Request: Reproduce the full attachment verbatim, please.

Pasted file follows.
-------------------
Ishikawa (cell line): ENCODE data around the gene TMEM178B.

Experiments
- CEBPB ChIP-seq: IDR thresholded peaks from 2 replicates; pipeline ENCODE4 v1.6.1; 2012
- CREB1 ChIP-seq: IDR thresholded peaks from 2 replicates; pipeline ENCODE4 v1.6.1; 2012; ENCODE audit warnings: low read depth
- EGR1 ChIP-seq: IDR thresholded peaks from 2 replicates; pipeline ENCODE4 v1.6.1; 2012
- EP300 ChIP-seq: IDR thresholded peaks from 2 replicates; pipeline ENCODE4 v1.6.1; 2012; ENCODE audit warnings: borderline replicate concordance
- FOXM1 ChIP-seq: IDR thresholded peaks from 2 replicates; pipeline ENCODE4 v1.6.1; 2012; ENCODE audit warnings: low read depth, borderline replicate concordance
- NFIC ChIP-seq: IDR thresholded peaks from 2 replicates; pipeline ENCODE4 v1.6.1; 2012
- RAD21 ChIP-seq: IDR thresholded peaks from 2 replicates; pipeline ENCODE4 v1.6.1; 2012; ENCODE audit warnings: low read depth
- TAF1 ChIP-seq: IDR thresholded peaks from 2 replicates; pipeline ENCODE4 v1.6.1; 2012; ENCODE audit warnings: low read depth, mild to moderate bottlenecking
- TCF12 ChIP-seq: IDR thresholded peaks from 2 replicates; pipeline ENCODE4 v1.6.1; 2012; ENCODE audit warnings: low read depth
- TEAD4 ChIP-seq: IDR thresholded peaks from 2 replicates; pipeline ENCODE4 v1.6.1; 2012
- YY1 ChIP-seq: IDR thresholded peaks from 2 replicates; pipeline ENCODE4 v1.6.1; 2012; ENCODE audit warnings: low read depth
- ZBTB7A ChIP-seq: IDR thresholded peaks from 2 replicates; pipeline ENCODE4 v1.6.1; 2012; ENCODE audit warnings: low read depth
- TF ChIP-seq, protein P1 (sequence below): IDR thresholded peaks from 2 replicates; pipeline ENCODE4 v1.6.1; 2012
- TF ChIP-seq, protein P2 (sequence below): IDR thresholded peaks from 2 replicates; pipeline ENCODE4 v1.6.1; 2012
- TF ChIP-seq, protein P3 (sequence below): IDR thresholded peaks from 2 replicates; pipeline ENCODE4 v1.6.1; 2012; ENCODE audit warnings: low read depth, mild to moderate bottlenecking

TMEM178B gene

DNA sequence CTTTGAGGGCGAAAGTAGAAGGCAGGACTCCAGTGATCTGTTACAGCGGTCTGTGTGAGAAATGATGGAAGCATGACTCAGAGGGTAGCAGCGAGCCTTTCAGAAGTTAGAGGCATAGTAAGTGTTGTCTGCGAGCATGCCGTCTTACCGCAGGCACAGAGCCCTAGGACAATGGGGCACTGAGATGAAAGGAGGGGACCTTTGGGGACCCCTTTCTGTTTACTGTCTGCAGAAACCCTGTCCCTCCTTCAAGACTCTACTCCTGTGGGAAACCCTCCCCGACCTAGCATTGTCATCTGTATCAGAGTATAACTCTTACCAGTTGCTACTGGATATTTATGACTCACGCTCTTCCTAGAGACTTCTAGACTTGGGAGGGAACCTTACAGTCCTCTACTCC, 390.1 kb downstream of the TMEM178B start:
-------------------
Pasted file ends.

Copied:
Ishikawa (cell line): ENCODE data around the gene TMEM178B.

Experiments
- CEBPB ChIP-seq: IDR thresholded peaks from 2 replicates; pipeline ENCODE4 v1.6.1; 2012
- CREB1 ChIP-seq: IDR thresholded peaks from 2 replicates; pipeline ENCODE4 v1.6.1; 2012; ENCODE audit warnings: low read depth
- EGR1 ChIP-seq: IDR thresholded peaks from 2 replicates; pipeline ENCODE4 v1.6.1; 2012
- EP300 ChIP-seq: IDR thresholded peaks from 2 replicates; pipeline ENCODE4 v1.6.1; 2012; ENCODE audit warnings: borderline replicate concordance
- FOXM1 ChIP-seq: IDR thresholded peaks from 2 replicates; pipeline ENCODE4 v1.6.1; 2012; ENCODE audit warnings: low read depth, borderline replicate concordance
- NFIC ChIP-seq: IDR thresholded peaks from 2 replicates; pipeline ENCODE4 v1.6.1; 2012
- RAD21 ChIP-seq: IDR thresholded peaks from 2 replicates; pipeline ENCODE4 v1.6.1; 2012; ENCODE audit warnings: low read depth
- TAF1 ChIP-seq: IDR thresholded peaks from 2 replicates; pipeline ENCODE4 v1.6.1; 2012; ENCODE audit warnings: low read depth, mild to moderate bottlenecking
- TCF12 ChIP-seq: IDR thresholded peaks from 2 replicates; pipeline ENCODE4 v1.6.1; 2012; ENCODE audit warnings: low read depth
- TEAD4 ChIP-seq: IDR thresholded peaks from 2 replicates; pipeline ENCODE4 v1.6.1; 2012
- YY1 ChIP-seq: IDR thresholded peaks from 2 replicates; pipeline ENCODE4 v1.6.1; 2012; ENCODE audit warnings: low read depth
- ZBTB7A ChIP-seq: IDR thresholded peaks from 2 replicates; pipeline ENCODE4 v1.6.1; 2012; ENCODE audit warnings: low read depth
- TF ChIP-seq, protein P1 (sequence below): IDR thresholded peaks from 2 replicates; pipeline ENCODE4 v1.6.1; 2012
- TF ChIP-seq, protein P2 (sequence below): IDR thresholded peaks from 2 replicates; pipeline ENCODE4 v1.6.1; 2012
- TF ChIP-seq, protein P3 (sequence below): IDR thresholded peaks from 2 replicates; pipeline ENCODE4 v1.6.1; 2012; ENCODE audit warnings: low read depth, mild to moderate bottlenecking

TMEM178B gene

DNA sequence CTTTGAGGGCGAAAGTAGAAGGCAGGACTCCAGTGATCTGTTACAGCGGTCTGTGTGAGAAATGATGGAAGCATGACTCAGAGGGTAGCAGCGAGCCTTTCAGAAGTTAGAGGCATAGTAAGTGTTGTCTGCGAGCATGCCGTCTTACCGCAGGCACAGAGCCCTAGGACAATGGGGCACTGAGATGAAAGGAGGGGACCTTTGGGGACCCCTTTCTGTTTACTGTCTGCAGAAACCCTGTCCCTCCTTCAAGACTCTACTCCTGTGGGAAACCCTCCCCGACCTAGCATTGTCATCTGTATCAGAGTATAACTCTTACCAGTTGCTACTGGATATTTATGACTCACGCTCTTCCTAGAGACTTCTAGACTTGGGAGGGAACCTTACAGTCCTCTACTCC, 390.1 kb downstream of the TMEM178B start: